Center for Auto Safety v. Nat. Highway Traffic

Decision Date23 June 2006
Docket NumberNo. 04-5402.,04-5402.
Citation452 F.3d 798
PartiesCENTER FOR AUTO SAFETY and Public Citizen, Inc., Appellants v. NATIONAL HIGHWAY TRAFFIC SAFETY ADMINISTRATION, Appellee.
CourtU.S. Court of Appeals — District of Columbia Circuit

Bonnie I. Robin-Vergeer argued the cause for appellants. With her on the briefs was Allison M. Zieve.

Jane M. Lyons, Assistant U.S. Attorney, argued the cause for appellee. With her on the brief were Kenneth L. Wainstein, U.S. Attorney, Michael J. Ryan, Assistant U.S. Attorney, and Lloyd S. Guerci, Assistant Chief Counsel, National Highway Traffic Safety Administration. R. Craig Lawrence, Assistant U.S. Attorney, entered an appearance.

Before: RANDOLPH and GRIFFITH, Circuit Judges, and EDWARDS, Senior Circuit Judge.

Opinion for the Court filed by Senior Circuit Judge EDWARDS.

Concurring opinion filed by Circuit Judge RANDOLPH.

EDWARDS, Senior Circuit Judge.

The National Highway Traffic Safety Administration Authorization Act of 1991 ("Safety Act" or "Act"), 49 U.S.C. §§ 30,101 et seq. (2000), allows automakers to initiate voluntary "recalls" when a motor vehicle or its equipment contains a safety-related defect or does not comply with applicable safety standards. 49 U.S.C. § 30,118(c). Generally, vehicle owners who are afforded recall notification of a safety-related defect or noncompliance are entitled to a free remedy from the manufacturer. The National Highway Traffic Safety Administration ("NHTSA") administers the Safety Act and monitors manufacturer-initiated recalls.

Beginning sometime in the mid-1980s, automakers adopted a practice of initiating "regional recalls." Under this practice, when a safety-related defect was caused by exposure to atypical climatic conditions, automakers gave notification and free remedies only in regions experiencing the climatic conditions that caused the identified safety-related defect. For example, if vehicle components corroded when exposed to salt, manufacturers limited their recalls to owners in states that used the most salt on their roads. In 1997, Kenneth N. Weinstein, NHTSA's Associate Administrator for Safety Assurance, sent letters to some major automakers and a trade association, acknowledging that regional recalls had been authorized in the past, but stating that the agency now had "concerns" about the practice. See 1997 Letters from NHTSA to Manufacturers and Trade Associations, reprinted in Joint Appendix ("J.A.") 136-38. In 1998, Kenneth N. Weinstein and other NHTSA officials sent letters to various motor vehicle manufacturers outlining NHTSA's "policy guidelines" for "regional recalls." See, e.g., Generic Version of 1998 Letter from NHTSA to Manufacturers at 1, reprinted in J.A. 80 (hereafter "1998 policy guidelines" or "guidelines").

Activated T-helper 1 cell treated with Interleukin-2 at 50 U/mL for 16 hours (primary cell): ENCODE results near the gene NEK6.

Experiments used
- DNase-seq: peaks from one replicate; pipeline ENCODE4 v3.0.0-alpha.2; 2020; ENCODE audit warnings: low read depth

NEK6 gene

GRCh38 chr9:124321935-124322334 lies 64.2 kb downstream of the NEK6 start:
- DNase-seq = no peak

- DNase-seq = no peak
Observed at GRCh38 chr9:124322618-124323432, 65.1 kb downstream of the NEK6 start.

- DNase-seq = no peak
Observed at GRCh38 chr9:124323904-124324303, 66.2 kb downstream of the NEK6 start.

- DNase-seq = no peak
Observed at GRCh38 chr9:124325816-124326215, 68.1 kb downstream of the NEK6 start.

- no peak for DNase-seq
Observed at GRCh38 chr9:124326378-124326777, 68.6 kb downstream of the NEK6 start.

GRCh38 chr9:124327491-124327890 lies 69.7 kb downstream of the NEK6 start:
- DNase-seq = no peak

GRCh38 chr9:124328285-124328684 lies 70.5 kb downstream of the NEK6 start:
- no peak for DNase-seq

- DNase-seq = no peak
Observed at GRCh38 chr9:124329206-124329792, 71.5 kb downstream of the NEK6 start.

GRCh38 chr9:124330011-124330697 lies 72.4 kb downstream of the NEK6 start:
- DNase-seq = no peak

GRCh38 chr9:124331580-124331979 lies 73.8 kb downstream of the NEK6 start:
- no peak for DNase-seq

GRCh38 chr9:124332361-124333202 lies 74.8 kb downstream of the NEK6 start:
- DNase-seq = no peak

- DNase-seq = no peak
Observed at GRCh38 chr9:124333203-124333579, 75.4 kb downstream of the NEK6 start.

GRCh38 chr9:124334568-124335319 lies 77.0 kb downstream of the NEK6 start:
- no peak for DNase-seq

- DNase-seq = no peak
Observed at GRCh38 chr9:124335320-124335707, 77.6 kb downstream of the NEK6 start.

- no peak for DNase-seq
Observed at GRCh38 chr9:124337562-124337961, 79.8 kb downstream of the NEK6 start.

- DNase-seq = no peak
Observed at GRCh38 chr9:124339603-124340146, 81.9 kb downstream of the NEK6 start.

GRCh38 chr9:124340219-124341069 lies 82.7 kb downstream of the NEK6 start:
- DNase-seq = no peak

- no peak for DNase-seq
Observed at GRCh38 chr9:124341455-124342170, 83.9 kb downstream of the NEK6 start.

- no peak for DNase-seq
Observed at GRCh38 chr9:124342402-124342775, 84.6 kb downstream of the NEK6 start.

On March 10, 2004, Center for Auto Safety ("CAS") and Public Citizen, Inc. ("Public Citizen") filed a lawsuit in District Court challenging the "regulatory regime governing regional recalls established in NHTSA's 1998 letter to automakers." Br. for Appellants at 16. Appellants claimed that the 1998 policy guidelines constitute a "de facto legislative rule" that violates the Safety Act, and that, even if regional recalls are permissible in some circumstances, the policy statement violates the Administrative Procedure Act ("APA"), 5 U.S.C. §§ 551 et seq. (2000), "because it is arbitrary and capricious and was promulgated without public notice and comment." Br. for Appellants at 16. The District Court dismissed the complaint for failure to state a claim. We affirm.

Appellants' claims are not reviewable. See 5 U.S.C. § 704 (judicial review under APA is limited to final agency action). For agency action to be "final" and reviewable under the APA, it must generally "mark the consummation of the agency's decisionmaking process" and either determine "rights or obligations" or result in "legal consequences." Bennett v. Spear, 520 U.S. 154, 178, 117 S.Ct. 1154, 137 L.Ed.2d 281 (1997) (citations and internal quotation marks omitted). The disputed 1998 policy guidelines do not establish any binding rules, and they are not finally determinative of the issues to which they are addressed. Therefore, the guidelines are not subject to review. Accordingly, we affirm the judgment of the District Court.

I. BACKGROUND
A. The Statutory Framework

The statutory provisions at issue in this case were first enacted by Congress with the passage of the National Traffic and Motor Vehicle Safety Act of 1966, which sought "to reduce traffic accidents" by regulating the safety of motor vehicles. Pub.L. No. 89-563, 80 Stat. 718, 718 (originally codified at 15 U.S.C. §§ 1381 et seq. (1970)). In 1994, that statute was repealed, reenacted, and recodified without material change as part of the National Highway Traffic Safety Administration Authorization Act of 1991. See Pub.L. No. 103-272, 108 Stat. 745, 1379, 1385 (1994) (repealing); id. at 745, 941-73 (1994) (reenacting and recodifing without substantive changes). Administration of the Safety Act has been delegated to the Secretary of Transportation, who, in turn, has re-delegated his duties under the Act to NHTSA. See 49 C.F.R. §§ 1.50(a), 501.2(a)(1) (2005).